Well-Being

Marijuana: It’s Topical

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TO TAKE ADVANTAGE of currently legal marijuana-infused lotions, or “topicals”—  with benefits from reducing inflammation, pain and itchy skin to amplifying sexual pleasure — you might want to visit a “medical marijuana state” like California or Colorado before Donald Trump’s administration gets to work.  Or in the DMV, with varying degrees of legality, you can make your own.

While many states allow sales of some formulations of marijuana oil — in stores and online, but not to be sent or transported back to “prohibitionist” states — the federal CSA (Controlled Substances Act) still deems all marijuana illegal.  And although President-elect Donald Trump appears to support medical marijuana “100 percent,” his proposed attorney general, Alabama senator Jeff Sessions, has said repeatedly that “this drug is dangerous.”

Writes Politico reporter James Higdon, “With little more than the stroke of his own pen, the new attorney general will be able to arrest growers, retailers and users, defying the will of more than half the nation’s voters.”  Post-2016 elections, the U.S. has 28 “medical states” plus D.C.; and 14 additional states have approved marijuana-infused topicals, also referred to as CBD-oil.

Marijuana topicals are divided into categories depending on each state’s regulations and on the percent of tetrahydrocannabinol (THC), the only identified psycho-active and otherwise potentially most medically active of some 80 cannabinoids contained in marijuana.  When applied in topicals, THC binds to endocannabinoid receptors beneath the skin but doesn’t enter the bloodstream, thus causing no psycho-active effects (unless administered via transdermal patch).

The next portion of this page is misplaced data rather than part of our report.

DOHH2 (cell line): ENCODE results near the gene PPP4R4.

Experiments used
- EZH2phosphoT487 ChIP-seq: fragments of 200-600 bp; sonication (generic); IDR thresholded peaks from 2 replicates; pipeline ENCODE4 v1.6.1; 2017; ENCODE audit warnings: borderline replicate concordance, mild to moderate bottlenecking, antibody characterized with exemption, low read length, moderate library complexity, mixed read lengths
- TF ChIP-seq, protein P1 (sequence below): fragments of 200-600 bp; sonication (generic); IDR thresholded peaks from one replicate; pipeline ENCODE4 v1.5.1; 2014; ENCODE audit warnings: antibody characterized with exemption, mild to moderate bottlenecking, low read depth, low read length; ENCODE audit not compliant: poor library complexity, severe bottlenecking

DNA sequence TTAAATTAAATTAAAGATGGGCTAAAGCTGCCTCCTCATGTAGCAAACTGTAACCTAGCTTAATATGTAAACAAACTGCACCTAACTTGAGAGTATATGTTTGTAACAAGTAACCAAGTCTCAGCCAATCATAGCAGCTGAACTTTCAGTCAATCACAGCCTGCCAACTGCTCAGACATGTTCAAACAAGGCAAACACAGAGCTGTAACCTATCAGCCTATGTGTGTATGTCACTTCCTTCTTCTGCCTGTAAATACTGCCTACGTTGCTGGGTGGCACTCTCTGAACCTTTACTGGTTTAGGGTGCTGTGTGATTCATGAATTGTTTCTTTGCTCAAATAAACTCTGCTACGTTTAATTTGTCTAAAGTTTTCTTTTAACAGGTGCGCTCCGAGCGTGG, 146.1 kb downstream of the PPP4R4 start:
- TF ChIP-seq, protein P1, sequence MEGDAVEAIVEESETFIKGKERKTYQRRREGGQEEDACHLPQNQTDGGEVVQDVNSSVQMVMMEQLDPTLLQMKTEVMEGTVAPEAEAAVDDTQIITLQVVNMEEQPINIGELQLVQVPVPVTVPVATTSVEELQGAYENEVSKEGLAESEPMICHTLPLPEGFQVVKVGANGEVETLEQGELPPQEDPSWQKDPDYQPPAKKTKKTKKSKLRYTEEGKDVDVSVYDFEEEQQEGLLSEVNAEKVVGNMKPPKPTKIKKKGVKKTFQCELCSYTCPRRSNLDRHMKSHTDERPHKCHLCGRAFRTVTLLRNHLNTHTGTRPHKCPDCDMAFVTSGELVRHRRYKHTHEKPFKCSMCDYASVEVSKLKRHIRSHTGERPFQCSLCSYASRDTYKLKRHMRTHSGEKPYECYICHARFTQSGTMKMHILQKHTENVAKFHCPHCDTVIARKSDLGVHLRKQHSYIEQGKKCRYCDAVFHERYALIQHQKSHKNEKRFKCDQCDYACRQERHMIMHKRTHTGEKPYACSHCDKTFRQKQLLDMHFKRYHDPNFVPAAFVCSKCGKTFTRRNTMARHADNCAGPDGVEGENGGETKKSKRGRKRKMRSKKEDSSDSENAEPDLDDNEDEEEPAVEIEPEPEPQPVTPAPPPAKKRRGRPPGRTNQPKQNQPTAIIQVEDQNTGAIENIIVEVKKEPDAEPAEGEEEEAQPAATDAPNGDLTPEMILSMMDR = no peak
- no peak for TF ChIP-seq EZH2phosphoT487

In marijuana topicals, the most active ingredient is another cannabinoid called CBD cannabidiol (CBD), though many contend CBD merely softens the skin without the addition of enough THC to enhance medicinal effects, including reducing inflammation and pain, especially that related to arthritis, tendonitis, fibromyalgia and neuropathy; relaxing muscles; and speeding wound-healing.  Because the skin has a low absorption rate for cannabinoids, the recommendation for most topicals is to apply “liberally” to the affected location.

While hemp and marijuana are members of the same plant species, Cannabis Sativa L, hemp is grown around the world for food, oil and fiber and naturally has almost no THC.  CBD oil obtained from hemp products contains less than 0.3 % THC and is legal in most states.  (Concentrations of THC in marijuana range from 0-35%.)

But most agree that marijuana extracts containing more THC work better. Vogue editor Eviana Hartman “swears by Apothecanna’s minty, cooling Extra Strength Relieving Body Crème…for lower-back stiffness.”

Among cannabis topicals for the bedroom, Pleasure oil from Foria, prescribed by at least one L.A. based sexual-health clinician, comes with claims that “when applied externally and internally [it] increases blood pressure and nerve sensation.”   Directions for Foria Pleasure begin: “apply 4-8 sprays directly onto the clitoris, inner and outer labia and inside the vagina” and “allow 15-30 minutes to relax and absorb the medicine.” One customer touts its advantages as a lubricant that’s not messy like K-Y jelly.